Leaflet 27a in the Needlework Development Scheme’s series “And So To Sew” contains information on the different clothing styles and edge finishes that are suitable for different types of fabric, and ways different prints can be used to make creative edge finishes on cuffs, hems and button bands.
The contents include:
- Designing with floral fabrics. Considering scale and pattern choice. How to create contrast on cuffs, collars and bands.
- Contemporary and geometric fabrics. Matching patterns, using tucking, pleating and cutting to create interest.
- Using contrasting fabrics in bands on different parts of your garment.
- Using the pattern on your fabric and decorative machine stitching to create bands of interest.
- Pin stitching. Using it as an edge finish or decorative element.
- Shell edging with contrast binding
- Criss-cross faggoting (also known as bridging)
- Shell edge rouleaux with faggoting
Some of these techniques were first covered in “And So To Sew” leaflet 4a and are expanded upon in this leaflet.
The following are modern tutorials for some of the techniques covered in this bulletin. I have also included some machine techniques that modern sewing machines can create, but wouldn’t have been common on sewing machines from the 1950’s.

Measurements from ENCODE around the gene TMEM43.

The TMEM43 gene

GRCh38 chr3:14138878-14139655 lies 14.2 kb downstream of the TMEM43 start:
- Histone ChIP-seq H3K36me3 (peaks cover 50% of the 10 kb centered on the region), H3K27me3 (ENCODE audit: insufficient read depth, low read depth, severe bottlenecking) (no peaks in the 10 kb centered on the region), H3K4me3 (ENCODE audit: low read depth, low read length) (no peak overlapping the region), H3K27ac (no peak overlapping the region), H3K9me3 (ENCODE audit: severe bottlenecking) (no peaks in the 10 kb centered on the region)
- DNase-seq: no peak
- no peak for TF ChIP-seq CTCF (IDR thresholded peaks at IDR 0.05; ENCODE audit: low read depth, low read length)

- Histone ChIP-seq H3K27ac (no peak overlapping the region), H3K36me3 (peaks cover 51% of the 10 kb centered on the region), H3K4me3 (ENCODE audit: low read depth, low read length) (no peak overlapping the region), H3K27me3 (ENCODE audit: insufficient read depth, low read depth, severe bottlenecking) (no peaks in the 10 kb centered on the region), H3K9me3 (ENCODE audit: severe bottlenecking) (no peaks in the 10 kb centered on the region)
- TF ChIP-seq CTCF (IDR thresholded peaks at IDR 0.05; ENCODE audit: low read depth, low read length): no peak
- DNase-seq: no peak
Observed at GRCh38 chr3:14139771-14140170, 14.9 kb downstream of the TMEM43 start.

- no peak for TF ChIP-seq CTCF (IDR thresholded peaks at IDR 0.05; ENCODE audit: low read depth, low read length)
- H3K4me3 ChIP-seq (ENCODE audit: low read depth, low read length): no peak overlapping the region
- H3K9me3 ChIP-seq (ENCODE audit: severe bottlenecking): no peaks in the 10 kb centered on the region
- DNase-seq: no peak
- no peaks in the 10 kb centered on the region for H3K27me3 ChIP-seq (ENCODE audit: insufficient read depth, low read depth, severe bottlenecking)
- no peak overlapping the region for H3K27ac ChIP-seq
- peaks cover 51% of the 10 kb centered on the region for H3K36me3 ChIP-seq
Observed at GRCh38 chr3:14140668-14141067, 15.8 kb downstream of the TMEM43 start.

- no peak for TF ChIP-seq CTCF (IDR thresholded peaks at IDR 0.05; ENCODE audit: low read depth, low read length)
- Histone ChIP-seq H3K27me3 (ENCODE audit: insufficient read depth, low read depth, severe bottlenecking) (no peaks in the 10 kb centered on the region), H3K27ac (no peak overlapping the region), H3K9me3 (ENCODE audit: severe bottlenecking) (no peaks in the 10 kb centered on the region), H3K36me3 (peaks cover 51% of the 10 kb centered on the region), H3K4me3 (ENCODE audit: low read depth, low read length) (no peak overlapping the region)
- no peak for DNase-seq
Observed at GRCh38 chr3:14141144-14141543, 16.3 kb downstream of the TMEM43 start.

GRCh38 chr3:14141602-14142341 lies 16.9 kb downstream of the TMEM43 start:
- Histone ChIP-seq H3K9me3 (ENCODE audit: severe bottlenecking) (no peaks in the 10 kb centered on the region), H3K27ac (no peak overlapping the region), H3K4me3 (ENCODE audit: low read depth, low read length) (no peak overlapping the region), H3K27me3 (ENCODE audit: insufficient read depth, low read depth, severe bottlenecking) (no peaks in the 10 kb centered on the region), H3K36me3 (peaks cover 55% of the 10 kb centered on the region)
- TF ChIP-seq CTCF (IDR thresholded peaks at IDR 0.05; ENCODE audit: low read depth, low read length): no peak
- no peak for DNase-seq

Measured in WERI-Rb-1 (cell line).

Pin Stitching, aka Parisian Hem Stitch or Point de Paris by Hand
by Marie Suarez
Pin stitching can be a decorative stitch in itself, or can be used to create holes in your work in the same way as a hem stitch. This video shows how the stitch would look if you are using the stitch to applique one fabric on top of another in a straight line, and a warp thread has been removed from the underlying fabric.
The And So To Sew bulletin above also shows how to work a bolder version with two horizontal stitches on top of each other.
This video is in French (which I don’t speak), but I found the actions very easy to follow regardless.
Pin Stitching by Machine from Janice Ferguson Sews
This two part pin stitching tutorial by Janie Ferguson covers pin stitching for heirloom sewing. It would be interesting to use the same stitch for less delicate projects, to see how it would look.
Shell Edging by Hand
Shell hem edge tutorial by hand from Threads Magazine (photo tutorial)
Shell Edging by Machine by Alice the Fabric Ninja
This video shows a shell edging worked on knit fabric but it will work on many different lightweight fabrics.
Bridging or Fagoting by Hand and Machine by Professor Pincushion
This video uses a sticky, water soluble backing for working the hand stitching but you can just as easily baste your work to an ordinary piece of paper. I collect old rolls of calculator and fax paper to use. I also find it easier to stitch from front to back. Try both directions and see which is easier for you.